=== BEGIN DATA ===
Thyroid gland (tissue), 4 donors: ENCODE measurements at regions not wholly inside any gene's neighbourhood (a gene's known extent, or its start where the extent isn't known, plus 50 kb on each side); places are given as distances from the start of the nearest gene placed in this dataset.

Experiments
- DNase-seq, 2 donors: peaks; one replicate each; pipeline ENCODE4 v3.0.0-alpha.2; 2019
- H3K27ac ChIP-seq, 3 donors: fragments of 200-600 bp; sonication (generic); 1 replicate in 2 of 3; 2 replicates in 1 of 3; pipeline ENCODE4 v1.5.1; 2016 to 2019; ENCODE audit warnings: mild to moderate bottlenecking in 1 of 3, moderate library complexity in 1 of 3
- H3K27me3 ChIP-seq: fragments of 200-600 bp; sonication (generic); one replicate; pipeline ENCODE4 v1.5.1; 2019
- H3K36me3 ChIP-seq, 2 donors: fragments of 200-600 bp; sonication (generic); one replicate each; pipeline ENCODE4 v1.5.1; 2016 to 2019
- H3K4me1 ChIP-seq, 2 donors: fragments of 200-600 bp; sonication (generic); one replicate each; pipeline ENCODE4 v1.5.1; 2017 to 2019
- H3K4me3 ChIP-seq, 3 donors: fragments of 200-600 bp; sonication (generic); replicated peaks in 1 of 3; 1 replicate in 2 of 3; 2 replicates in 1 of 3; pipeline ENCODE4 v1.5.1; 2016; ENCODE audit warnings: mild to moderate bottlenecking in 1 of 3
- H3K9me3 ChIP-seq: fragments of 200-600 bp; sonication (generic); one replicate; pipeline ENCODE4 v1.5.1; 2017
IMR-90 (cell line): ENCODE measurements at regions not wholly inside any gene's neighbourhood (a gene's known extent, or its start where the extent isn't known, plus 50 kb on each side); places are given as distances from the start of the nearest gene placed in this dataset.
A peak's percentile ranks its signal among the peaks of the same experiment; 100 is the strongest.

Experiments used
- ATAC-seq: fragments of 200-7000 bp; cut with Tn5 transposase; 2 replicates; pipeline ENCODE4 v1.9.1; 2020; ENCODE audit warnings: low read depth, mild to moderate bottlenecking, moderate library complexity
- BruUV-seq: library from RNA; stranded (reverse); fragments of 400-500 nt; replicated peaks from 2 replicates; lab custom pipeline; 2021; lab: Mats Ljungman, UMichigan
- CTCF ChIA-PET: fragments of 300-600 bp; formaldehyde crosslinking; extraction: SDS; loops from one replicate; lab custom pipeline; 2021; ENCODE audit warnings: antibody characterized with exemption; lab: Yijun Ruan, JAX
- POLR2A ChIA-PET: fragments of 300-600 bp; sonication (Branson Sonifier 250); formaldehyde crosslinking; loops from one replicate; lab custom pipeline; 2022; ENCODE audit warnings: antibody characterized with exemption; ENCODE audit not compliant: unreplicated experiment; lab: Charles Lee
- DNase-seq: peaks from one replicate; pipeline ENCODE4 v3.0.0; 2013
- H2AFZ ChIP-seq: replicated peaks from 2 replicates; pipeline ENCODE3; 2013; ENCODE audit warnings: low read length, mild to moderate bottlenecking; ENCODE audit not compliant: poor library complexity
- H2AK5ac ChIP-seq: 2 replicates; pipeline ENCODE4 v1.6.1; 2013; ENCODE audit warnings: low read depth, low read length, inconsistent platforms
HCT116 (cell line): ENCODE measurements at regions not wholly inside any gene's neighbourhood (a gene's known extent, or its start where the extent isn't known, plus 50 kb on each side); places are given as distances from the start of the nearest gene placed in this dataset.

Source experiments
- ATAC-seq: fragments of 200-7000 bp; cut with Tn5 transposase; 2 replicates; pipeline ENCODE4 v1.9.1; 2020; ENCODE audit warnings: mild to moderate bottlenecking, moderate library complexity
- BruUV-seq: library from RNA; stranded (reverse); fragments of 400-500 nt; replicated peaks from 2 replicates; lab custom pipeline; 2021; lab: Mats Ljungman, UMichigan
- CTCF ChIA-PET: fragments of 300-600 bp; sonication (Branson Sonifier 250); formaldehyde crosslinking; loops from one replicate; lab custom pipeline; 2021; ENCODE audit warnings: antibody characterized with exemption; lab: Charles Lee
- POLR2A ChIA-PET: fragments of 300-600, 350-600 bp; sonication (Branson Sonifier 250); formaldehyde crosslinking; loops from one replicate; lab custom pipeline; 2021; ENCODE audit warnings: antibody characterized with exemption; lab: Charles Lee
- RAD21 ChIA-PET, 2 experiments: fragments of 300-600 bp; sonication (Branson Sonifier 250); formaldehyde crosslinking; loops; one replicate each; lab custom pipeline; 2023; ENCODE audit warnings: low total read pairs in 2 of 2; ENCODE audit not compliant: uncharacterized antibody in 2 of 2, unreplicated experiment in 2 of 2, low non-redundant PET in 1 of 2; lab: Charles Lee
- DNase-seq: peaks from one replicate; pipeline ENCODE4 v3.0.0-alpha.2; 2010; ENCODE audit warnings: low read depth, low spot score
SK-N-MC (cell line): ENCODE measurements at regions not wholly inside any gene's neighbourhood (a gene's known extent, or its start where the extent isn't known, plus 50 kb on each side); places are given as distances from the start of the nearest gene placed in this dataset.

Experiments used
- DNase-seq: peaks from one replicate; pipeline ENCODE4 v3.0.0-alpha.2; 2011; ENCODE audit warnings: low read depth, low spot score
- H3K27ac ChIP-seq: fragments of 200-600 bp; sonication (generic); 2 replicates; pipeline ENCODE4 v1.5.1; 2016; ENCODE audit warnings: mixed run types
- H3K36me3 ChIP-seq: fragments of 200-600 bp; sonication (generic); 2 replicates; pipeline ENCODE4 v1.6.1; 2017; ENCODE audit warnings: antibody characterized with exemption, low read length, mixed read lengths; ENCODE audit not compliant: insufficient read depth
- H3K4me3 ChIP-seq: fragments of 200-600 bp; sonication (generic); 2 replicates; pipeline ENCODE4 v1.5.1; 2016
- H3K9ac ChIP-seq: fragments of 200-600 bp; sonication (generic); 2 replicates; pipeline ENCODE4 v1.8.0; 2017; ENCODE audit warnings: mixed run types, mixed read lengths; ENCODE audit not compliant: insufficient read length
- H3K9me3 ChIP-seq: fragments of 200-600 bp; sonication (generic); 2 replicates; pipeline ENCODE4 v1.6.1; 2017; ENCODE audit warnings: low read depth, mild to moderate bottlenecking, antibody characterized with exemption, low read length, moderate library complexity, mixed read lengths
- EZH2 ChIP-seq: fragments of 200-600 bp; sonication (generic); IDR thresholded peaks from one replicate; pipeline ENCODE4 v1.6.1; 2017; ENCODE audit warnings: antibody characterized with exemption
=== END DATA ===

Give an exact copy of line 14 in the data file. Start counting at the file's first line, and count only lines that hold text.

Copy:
- BruUV-seq: library from RNA; stranded (reverse); fragments of 400-500 nt; replicated peaks from 2 replicates; lab custom pipeline; 2021; lab: Mats Ljungman, UMichigan